Chibok Girls/Boko Haram
More on Chibok Girls/Boko Haram
United States House Democratic Leader Nancy Pelosi yesterday reaffirmed Capitol Hill’s support for finding the 219 schoolgirls who were abducted two years ago.
Alongside fellow members of Congress and girls who had escaped the 2014 kidnapping, Pelosi (D-Calif.) they repeated pledges to locate the girls and bring them to safety.
“We must and we will bring back the girls,” Pelosi said during a news conference outside the Capitol to mark the two-year anniversary.
On the second anniversary of Boko Haram's kidnapping of hundreds of Nigerian schoolgirls, Florida Democratic Rep. Frederica S. Wilson and colleagues vowed to continue pushing for their return.
Representative Frederica Wilson of Florida is easy to spot in a crowd. Dressed all in red from her cowboy hat to her boots, she stood on the East Front of the U.S. Capitol on Thursday to mark the somber two-year anniversary of the abduction of more than 200 girls from the northern Nigerian village of Chibok by the militant group Boko Haram.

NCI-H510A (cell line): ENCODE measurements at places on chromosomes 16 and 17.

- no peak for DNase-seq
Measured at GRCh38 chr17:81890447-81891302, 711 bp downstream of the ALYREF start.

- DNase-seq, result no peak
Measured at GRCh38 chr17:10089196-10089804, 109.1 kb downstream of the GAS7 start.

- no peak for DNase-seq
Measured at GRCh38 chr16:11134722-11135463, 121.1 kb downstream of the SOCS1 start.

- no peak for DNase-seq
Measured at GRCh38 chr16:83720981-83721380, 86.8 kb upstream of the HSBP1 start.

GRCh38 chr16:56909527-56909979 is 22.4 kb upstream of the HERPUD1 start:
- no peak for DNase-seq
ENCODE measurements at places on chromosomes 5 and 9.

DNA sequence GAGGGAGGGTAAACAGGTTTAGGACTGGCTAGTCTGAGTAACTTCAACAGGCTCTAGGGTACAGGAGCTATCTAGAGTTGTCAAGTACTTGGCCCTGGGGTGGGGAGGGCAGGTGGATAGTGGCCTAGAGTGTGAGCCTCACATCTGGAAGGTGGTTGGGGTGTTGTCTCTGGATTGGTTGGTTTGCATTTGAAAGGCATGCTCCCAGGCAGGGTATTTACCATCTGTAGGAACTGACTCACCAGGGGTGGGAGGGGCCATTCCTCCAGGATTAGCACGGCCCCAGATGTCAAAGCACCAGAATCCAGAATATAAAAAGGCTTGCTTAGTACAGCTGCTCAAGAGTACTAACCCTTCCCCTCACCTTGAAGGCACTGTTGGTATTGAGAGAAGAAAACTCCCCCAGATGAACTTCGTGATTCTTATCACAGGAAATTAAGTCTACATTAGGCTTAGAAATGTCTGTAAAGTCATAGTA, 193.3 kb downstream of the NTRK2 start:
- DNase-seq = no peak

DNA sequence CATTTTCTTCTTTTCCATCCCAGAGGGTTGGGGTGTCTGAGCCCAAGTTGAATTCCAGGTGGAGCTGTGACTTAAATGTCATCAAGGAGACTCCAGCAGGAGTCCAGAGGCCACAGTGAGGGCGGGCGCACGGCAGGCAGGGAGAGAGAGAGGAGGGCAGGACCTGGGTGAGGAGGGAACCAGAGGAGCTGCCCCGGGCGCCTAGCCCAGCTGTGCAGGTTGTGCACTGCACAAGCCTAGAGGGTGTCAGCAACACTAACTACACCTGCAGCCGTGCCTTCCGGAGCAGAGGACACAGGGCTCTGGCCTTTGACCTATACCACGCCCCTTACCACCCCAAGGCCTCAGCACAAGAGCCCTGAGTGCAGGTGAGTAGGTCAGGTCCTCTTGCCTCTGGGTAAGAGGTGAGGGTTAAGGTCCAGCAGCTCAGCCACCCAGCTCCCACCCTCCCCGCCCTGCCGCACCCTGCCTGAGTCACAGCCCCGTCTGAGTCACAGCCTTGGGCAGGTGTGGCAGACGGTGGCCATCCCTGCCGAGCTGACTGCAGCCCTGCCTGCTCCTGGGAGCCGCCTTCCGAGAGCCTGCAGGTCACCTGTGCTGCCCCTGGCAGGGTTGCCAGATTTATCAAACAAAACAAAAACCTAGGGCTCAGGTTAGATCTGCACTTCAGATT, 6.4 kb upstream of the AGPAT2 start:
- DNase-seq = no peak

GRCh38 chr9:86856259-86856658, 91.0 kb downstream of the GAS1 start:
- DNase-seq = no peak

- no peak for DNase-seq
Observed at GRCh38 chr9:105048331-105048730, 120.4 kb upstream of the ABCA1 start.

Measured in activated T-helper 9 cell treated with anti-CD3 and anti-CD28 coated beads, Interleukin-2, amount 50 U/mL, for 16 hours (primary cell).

Wilson leads a weekly gathering of members of Congress to call for the release of the girls. The attending lawmakers dress in red, too, just as demonstrators in Nigeria do.
ROBERT SIEGEL, HOST:
It's been two years since Boko Haram militants raided a school in Nigeria, capturing hundreds of girls. It sparked outrage around the world and the social media campaign, Bring Back Our Girls. But now CNN is airing what it says is a proof of life video. It was reportedly made in December and shows some of the more than 200 missing students. NPR's Michele Kelemen reports that the video is sparking new cause in Washington for action, including from someone who knows the girls well.
Today marks a dark moment in Nigeria’s history. On February 24, 2014, the Islamist militant group Boko Haram killed 59 boys at the Buni Yadi secondary school in Yobe state. That same year, Boko Haram killed enough people to earn the title of the “world’s deadliest terrorist group.”